2. You mentioned the skill of the spray foam installer. Dont they just have to spray the entire floor region, leave nothing untouched, creating a uniform white across my attic floor? As long as they reach the maximum height evenly across the floor then the job is done correctly. Idiot proof?

    3. Closed Cell Spray Foam SMELL -- i read an article (or comment) on GBA about the odor of the foam. I assume as long as the contractor actually does make the correct mix there should be no chance of odor creeping back into the house? Or is there always a little bit of odor no matter how skilled the insulation specialist is?

    4. Do you have any thoughts on ridge vents vs those specialty static vents such as Maximum Ventilation Model 301? Is the one form of exhaust ventilation better than the other during heavy snow winter time?


    I am guessing the area isnt very deep guaranteeing insulation will come up short here. Again if exterior rigid foam is not an option than the ONLY solution is remove the sheathing from the roof and closed cell spray foam all the cathedral rafters however leave a small air channel (1" or less?) from eave to where it opens up into the main attic. I'm going to guess there is at most 2x6 rafters here and so at best 4" to 5" of insulation and we still have thermal bridging happening but nothing more can be done. is this correct?


  35. crosis38 | | #35

    Bear with me on this. I'm trying to explore all my options, even ones that dont directly address my root issue however do solve the ice damming problem.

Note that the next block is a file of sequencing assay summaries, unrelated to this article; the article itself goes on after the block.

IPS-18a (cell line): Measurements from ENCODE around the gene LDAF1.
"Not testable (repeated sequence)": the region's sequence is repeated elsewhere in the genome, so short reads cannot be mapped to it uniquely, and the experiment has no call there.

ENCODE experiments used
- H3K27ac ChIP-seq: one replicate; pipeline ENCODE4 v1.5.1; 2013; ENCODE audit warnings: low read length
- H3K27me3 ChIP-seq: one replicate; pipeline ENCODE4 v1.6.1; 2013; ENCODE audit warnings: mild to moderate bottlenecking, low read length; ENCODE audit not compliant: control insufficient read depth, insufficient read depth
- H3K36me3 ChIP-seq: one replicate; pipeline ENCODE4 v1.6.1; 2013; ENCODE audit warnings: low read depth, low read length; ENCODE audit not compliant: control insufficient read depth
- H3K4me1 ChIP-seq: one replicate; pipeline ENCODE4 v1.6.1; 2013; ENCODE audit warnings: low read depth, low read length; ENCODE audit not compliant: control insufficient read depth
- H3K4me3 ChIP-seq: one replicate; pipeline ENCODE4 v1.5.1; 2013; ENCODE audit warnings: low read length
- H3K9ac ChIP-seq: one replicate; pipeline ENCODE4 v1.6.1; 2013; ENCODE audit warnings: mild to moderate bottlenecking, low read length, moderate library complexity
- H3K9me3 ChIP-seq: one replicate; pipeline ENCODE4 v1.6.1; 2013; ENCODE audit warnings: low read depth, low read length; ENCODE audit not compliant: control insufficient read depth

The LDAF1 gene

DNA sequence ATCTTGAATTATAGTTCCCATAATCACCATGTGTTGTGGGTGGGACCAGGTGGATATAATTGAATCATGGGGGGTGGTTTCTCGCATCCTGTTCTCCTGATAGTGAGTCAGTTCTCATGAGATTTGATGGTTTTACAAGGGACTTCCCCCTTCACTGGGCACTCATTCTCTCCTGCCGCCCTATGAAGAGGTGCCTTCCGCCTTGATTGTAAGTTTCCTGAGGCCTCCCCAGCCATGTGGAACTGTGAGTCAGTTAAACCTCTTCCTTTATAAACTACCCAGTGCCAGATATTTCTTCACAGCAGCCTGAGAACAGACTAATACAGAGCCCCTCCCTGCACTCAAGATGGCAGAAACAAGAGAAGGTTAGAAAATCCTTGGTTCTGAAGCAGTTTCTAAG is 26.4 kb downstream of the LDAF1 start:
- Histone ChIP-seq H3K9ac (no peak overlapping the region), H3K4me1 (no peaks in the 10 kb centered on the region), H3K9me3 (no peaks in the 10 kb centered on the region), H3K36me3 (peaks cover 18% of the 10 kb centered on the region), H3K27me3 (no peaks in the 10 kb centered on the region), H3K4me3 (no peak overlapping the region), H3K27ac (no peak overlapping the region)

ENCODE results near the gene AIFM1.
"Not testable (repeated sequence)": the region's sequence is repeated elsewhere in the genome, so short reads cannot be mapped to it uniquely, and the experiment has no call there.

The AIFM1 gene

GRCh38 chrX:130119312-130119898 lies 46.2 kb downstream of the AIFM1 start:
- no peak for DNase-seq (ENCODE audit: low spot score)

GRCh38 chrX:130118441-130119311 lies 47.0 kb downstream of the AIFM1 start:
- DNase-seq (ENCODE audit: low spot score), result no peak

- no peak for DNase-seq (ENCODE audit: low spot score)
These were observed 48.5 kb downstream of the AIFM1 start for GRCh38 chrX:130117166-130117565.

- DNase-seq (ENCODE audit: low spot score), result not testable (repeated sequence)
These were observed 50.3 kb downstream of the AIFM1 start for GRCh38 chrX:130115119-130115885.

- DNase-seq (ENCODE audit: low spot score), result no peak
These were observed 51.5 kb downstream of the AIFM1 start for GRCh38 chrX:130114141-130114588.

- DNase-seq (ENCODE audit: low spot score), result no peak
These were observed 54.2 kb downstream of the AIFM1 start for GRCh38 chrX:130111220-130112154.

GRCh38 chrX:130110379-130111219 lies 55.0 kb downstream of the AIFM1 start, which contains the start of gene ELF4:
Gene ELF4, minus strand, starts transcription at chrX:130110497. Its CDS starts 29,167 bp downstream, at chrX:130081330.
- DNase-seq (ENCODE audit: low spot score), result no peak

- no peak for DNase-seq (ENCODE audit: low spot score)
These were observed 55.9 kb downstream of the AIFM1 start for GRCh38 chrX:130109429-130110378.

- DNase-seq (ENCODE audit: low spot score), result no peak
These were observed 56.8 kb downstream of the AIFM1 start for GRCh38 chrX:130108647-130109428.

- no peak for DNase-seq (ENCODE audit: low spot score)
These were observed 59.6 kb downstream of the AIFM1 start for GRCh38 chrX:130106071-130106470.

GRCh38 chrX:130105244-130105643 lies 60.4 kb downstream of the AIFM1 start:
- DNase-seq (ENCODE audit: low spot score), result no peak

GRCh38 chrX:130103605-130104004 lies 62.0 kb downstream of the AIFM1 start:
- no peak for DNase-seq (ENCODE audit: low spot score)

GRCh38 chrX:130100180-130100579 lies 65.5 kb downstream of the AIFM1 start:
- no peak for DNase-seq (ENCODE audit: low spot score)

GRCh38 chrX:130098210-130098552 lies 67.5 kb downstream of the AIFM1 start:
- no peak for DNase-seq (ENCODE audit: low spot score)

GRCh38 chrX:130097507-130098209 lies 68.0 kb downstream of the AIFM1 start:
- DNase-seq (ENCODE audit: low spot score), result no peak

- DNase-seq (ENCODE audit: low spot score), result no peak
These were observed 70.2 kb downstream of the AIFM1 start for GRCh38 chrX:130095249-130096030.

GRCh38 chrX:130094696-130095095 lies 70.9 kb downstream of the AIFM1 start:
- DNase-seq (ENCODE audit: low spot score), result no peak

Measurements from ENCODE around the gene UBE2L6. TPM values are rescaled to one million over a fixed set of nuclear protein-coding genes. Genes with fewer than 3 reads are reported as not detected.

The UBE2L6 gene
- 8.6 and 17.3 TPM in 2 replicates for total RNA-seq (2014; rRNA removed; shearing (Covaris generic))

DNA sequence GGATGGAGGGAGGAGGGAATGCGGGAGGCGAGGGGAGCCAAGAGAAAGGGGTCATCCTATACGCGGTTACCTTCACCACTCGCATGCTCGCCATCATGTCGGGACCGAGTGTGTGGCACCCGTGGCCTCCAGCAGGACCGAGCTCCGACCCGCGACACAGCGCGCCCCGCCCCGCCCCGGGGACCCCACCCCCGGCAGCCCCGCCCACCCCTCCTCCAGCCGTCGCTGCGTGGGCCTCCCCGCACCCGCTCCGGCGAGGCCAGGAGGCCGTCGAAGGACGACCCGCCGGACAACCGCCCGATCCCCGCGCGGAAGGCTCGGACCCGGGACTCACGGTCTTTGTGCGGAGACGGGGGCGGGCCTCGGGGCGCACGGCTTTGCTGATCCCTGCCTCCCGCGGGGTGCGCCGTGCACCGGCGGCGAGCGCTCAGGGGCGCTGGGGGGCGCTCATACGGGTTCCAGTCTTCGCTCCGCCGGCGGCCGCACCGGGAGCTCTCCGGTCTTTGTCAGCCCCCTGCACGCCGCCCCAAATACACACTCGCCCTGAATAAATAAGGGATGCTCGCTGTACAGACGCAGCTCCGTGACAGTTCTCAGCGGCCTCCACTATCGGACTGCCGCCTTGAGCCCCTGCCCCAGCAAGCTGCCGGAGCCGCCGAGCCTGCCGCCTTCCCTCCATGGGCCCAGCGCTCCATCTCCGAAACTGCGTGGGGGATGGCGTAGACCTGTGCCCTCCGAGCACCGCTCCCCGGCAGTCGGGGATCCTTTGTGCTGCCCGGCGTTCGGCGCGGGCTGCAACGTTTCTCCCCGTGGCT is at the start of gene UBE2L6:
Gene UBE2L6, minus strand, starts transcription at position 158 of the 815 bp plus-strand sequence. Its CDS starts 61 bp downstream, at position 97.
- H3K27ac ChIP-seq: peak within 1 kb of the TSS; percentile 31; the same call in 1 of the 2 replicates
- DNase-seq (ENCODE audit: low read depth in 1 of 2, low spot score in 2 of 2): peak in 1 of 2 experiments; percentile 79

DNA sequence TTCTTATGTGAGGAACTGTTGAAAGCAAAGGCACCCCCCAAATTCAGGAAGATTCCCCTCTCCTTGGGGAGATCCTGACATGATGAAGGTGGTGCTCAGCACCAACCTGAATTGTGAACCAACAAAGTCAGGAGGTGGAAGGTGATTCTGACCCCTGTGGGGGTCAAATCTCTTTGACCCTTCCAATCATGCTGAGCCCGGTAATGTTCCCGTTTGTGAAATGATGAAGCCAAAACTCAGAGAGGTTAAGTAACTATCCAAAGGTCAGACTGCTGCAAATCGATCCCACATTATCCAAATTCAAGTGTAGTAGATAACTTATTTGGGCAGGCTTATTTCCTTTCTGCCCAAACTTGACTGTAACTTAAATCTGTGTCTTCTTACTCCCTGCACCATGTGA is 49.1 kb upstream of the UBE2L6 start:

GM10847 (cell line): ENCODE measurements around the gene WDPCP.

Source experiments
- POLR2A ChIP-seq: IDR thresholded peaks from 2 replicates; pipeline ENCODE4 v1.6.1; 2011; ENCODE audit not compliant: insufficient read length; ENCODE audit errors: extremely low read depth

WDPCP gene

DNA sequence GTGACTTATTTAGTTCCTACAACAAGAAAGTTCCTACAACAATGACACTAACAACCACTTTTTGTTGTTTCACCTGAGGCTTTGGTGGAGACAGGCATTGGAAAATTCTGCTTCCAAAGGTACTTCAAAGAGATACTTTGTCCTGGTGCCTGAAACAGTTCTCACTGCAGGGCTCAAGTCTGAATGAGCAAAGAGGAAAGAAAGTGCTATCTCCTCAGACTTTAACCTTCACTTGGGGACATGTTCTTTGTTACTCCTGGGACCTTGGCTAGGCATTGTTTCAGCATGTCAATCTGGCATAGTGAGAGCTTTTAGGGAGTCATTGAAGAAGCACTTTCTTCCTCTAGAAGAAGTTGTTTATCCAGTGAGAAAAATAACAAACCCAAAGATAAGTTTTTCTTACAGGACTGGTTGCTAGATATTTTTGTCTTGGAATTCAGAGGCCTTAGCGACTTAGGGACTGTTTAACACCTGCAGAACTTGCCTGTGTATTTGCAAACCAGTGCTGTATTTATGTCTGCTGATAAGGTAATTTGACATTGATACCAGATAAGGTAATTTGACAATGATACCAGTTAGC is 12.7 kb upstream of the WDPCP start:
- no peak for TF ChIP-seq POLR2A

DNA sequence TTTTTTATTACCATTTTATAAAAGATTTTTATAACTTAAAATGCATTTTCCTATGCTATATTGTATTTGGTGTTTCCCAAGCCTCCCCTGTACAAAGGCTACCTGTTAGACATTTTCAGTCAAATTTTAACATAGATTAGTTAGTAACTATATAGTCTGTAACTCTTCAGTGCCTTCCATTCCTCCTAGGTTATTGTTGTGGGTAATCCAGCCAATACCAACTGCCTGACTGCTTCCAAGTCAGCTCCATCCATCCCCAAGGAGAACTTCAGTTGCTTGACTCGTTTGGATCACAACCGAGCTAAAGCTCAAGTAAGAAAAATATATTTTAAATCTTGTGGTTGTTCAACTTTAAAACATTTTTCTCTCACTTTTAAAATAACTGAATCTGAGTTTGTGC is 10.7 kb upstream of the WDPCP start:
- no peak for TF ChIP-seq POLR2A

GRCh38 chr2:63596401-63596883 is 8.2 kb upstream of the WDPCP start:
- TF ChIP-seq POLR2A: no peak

After reading your superb articles i am now aware the first line of defenses are air sealing and insulation. I've made mention of COLD ROOFING, above, which is simply creating an air gap overtop my existing sheathing for air to pass through then another layer of sheathing above that which the new shingles are placed. The air comes from the soffits by cutting a hole in the lower sheathing. Furthermore there is a hole at the ridge in both the lower and upper sheathing with a ridge vent in place.

    For now let's ignore the attic's moisture and poor air sealing. How effective is this form of cold roofing at keeping the underside of the shingles cold in winter? I mean, if i were to leave my attic as is (the ice dam champ that it is) but then add this cold roof overtop, wouldnt this air gap create a cold barrier between the warmer lower attic sheathing and beneath the shingles effectively stopping the ice damming?

    During winter up here if i were to open a window in the bedroom then return in a few mins/hour I can promise you the bedroom will be cold. Isnt this the same for the cold roof?


  36. GBA Editor
    Martin Holladay | | #36

    Q. "Must the closed-cell spray foam always be sprayed between joists and so building up my framing to 10" or so is important if i want to add more spray foam to the attic floor? Or could they just spray foam the existing 5" joist and keep spraying until the entire floor rises to 10" without any additional framing?"